Paragraph G:

Construction of this spreadsheet will illustrate the finite difference solution of partial differential equations and the inherent tradeoff between calculational accuracy and the speed and memory requirements in numerical calculations. Once constructed the spreadsheet can be used by the student to develop an intuitive feeling for diffusion by studying the effects on diffusion of varying the diffusion coefficient and concentrations at the membrane surface and within the membrane on the time and position development of diffusion profiles.

III REFERENCES

1. Crank, J. The Mathematics of Diffusion; Clarendon Press: London, 1956; p. 4.

2. Meares, P. J. Am. Chem. Soc. 1954, 76, 3415-3422.

3. Crank, J. The Mathematics of Diffusion; Clarendon Press: London, 1956; p. 47.

IV QUESTIONS

1. Are these sort of exercises of any pedagogical value?

2. What is the difference between what the student learns if they have to construct the spreadsheet versus being given a working spreadsheet of this model?

3. Does the typical undergraduate chemistry student have enough knowledge of spreadsheets to build this model. Is this class or institution dependent? Is exposure to second order partial differential equations a prerequisite?

4. What is the relative educational value of exposing students to (1) the diffusion equation, (2) numerical solutions of differential equations, (3) an advanced spreadsheet exercise?

5. Some effort is required by the student to construct the spreadsheet described in this paper. Is exposing students to numerical solutions of the diffusion equation on a spreadsheet worth the effort?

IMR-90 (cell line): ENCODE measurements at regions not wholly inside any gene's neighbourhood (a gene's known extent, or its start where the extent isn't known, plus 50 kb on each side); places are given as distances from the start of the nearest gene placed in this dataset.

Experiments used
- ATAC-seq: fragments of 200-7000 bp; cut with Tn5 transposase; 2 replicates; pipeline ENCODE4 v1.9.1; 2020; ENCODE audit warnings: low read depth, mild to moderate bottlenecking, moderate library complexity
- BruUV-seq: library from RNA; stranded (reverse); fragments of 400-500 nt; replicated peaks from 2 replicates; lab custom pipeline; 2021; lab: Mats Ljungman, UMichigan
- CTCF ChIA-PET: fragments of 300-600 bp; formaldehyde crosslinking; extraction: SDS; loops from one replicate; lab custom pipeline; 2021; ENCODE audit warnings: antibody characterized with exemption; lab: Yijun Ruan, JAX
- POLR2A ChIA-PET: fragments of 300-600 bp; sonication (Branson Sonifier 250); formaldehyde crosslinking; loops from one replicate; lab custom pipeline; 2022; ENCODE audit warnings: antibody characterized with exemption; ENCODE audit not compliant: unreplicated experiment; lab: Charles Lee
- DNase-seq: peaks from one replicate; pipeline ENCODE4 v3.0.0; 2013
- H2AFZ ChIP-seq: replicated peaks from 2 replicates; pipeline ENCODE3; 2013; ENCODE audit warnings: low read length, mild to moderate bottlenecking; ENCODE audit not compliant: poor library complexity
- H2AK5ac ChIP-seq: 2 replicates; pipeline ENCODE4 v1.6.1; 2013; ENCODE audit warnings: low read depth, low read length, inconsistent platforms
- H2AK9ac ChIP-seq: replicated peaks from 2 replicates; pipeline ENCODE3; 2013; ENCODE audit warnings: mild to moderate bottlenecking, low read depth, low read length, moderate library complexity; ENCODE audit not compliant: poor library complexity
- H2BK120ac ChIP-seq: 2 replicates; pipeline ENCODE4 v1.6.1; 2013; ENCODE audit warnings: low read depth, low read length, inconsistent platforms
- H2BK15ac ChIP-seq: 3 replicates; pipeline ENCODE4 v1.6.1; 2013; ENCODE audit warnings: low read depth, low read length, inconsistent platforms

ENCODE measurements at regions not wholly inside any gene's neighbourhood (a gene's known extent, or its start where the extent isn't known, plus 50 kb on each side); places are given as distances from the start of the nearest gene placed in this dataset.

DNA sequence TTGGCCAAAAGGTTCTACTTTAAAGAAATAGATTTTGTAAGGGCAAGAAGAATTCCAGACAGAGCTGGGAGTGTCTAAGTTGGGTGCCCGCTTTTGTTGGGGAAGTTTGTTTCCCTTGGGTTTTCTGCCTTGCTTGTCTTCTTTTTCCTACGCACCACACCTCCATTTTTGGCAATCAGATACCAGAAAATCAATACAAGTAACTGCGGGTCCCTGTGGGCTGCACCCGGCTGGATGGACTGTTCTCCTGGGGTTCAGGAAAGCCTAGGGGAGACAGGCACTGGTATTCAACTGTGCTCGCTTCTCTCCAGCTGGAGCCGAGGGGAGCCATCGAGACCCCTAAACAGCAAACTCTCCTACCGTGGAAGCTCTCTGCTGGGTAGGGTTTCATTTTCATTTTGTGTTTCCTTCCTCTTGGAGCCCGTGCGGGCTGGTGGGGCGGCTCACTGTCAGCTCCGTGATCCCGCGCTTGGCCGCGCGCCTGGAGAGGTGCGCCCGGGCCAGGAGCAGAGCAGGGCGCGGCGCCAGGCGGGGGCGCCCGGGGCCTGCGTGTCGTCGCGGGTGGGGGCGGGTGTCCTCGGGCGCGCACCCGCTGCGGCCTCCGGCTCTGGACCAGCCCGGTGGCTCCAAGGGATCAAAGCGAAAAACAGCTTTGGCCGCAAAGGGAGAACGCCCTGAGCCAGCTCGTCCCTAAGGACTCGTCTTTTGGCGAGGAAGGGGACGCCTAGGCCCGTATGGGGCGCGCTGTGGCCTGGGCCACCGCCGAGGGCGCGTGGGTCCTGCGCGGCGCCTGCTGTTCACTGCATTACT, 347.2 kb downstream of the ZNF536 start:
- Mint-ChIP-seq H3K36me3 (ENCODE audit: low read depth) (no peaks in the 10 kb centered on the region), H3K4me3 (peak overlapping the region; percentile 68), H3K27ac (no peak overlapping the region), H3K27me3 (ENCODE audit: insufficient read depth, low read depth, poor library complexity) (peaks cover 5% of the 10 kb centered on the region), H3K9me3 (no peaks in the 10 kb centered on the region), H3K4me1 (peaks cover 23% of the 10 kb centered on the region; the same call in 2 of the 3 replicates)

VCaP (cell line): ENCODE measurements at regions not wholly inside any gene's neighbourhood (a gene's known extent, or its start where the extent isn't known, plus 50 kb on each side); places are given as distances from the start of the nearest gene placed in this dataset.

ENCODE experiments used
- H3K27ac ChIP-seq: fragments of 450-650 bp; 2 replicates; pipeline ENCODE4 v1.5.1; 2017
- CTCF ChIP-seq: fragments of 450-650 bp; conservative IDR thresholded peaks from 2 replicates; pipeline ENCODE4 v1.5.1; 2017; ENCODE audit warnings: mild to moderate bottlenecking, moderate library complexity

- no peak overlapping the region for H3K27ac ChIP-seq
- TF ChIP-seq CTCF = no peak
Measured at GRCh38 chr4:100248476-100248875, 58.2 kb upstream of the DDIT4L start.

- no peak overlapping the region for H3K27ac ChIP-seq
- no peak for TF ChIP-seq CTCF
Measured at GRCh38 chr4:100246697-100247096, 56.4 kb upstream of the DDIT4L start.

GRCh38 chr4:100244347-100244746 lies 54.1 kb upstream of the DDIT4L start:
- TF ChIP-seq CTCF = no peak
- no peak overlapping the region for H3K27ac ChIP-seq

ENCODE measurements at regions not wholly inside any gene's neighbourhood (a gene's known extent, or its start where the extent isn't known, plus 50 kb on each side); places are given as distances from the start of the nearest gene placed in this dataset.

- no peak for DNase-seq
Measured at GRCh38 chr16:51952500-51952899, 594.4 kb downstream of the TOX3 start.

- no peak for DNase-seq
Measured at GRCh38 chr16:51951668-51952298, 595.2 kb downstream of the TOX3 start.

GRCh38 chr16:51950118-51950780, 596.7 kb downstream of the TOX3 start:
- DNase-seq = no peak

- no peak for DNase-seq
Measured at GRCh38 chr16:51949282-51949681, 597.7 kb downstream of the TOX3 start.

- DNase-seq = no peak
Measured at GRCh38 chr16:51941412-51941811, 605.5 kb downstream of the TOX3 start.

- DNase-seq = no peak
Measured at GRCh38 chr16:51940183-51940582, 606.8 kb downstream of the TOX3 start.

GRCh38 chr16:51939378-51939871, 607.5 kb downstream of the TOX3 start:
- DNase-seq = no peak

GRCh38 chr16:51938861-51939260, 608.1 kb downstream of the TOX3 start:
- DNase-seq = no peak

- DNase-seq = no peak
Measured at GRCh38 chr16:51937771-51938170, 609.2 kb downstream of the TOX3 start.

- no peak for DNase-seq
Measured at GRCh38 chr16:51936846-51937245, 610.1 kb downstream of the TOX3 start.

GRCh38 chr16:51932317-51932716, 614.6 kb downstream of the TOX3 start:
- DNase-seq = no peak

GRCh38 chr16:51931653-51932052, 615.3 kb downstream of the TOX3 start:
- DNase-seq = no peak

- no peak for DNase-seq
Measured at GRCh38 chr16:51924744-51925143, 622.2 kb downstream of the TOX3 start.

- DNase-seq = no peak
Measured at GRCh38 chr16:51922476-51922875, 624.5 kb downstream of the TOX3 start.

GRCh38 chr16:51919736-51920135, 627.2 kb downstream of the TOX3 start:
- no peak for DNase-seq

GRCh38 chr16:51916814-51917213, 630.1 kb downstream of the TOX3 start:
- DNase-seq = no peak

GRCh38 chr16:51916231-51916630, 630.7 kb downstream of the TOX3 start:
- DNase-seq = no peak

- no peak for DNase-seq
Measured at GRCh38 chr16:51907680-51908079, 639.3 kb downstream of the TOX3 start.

V FIGURES

Figure 1. This is a portion of the spreadsheet used in the finite difference solution of the diffusion equation. The file FIGURE1.TXT was originally created in Wordperfect 5.1 to look like the spreadsheet and then saved as an ASCII file. FIGURE1.TXT is 2 KB.

Figure 2. This figure gives the spatial distribution of pressure of Ar diffusing through the membrane at different times. The file FIGURE2.PIC was originally saved as a .PIC file from the spreadsheet Quattro Pro 123. The .PIC file was then converted to a .PCX file, using PCXDUMP.EXE. The .PCX file was converted to a 640x480 .GIF file using PICEM.EXE. Finally the .GIF file was encoded for network transfer as an .UUE file, using UUENCODE.EXE. FIGURE2.GIF is 9 KB.

Figure 3. Comparison of the finite difference (solid lines) and analytic solutions of the diffusion equation at 4.44 hours (squares) and 66.67 hours (asterisks). The file FIGURE3.PIC was originally saved as a .PIC file from the spreadsheet Quattro Pro 123. The .PIC file was then converted to a .PCX file, using PCXDUMP.EXE. The .PCX file was converted to a 640x480 .GIF file using PICEM.EXE. Finally the .GIF file was encoded for network transfer as an .UUE file, using UUENCODE.EXE. FIGURE3.GIF is 9 KB.

VI BINARY FILES

A 400 KB binary file of the Quattro Pro 123 (version 4.0) spreadsheet DIFFUSE.WK1 has been included with this paper and can be obtained by anonymous ftp from:

info.umd.edu info/Teaching/ChemConference/Papers.